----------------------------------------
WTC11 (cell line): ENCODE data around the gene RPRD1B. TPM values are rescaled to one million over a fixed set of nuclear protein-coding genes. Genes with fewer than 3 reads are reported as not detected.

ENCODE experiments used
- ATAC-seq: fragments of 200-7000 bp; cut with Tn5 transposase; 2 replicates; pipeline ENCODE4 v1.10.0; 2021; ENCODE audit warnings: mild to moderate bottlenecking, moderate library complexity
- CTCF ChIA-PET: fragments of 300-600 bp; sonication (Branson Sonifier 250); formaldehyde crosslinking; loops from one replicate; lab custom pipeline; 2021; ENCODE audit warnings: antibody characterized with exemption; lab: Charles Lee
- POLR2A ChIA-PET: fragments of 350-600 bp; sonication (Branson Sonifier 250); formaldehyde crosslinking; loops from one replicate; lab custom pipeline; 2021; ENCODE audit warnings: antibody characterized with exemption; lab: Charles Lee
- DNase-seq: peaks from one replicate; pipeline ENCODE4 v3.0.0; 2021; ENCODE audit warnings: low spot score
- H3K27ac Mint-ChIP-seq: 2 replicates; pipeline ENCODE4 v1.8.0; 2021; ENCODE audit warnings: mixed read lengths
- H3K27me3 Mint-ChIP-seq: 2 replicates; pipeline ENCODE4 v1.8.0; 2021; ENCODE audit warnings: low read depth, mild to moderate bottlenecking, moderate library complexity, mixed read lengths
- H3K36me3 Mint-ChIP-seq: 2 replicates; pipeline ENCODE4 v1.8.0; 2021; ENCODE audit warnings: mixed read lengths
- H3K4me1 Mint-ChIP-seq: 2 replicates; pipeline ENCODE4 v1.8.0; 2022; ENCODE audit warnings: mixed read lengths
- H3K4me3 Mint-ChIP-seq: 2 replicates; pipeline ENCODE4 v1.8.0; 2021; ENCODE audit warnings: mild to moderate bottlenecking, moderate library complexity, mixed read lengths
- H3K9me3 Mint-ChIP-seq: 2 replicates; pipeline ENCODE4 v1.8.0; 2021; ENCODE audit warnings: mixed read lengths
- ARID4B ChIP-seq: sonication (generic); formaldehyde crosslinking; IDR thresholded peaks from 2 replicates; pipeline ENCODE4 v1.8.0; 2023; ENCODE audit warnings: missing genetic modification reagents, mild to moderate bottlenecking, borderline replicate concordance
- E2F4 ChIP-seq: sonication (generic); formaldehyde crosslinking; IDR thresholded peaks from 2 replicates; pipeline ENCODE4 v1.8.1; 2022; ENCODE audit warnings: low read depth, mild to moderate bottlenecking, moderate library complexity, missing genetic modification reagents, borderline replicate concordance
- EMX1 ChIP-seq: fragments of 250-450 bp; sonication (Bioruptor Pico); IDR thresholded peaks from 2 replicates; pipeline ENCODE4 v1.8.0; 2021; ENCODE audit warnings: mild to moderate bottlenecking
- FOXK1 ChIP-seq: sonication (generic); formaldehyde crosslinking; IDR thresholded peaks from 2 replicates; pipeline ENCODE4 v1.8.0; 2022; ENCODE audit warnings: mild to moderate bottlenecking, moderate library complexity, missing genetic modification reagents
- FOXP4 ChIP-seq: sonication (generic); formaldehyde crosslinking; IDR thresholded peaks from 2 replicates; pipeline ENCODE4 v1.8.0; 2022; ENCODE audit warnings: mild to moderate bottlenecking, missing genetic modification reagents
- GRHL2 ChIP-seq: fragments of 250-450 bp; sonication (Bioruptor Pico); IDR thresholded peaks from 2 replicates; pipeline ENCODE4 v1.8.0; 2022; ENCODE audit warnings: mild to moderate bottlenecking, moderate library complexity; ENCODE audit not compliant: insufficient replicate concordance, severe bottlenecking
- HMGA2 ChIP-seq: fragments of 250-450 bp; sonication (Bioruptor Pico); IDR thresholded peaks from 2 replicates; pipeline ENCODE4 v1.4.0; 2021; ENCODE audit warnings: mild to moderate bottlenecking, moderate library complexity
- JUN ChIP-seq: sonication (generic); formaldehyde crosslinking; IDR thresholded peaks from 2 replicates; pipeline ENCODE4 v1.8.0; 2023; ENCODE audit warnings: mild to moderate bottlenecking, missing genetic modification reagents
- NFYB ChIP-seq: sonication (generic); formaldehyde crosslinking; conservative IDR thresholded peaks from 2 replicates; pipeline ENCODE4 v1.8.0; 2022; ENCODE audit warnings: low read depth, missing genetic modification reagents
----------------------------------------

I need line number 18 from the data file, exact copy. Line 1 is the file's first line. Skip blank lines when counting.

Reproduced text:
- GRHL2 ChIP-seq: fragments of 250-450 bp; sonication (Bioruptor Pico); IDR thresholded peaks from 2 replicates; pipeline ENCODE4 v1.8.0; 2022; ENCODE audit warnings: mild to moderate bottlenecking, moderate library complexity; ENCODE audit not compliant: insufficient replicate concordance, severe bottlenecking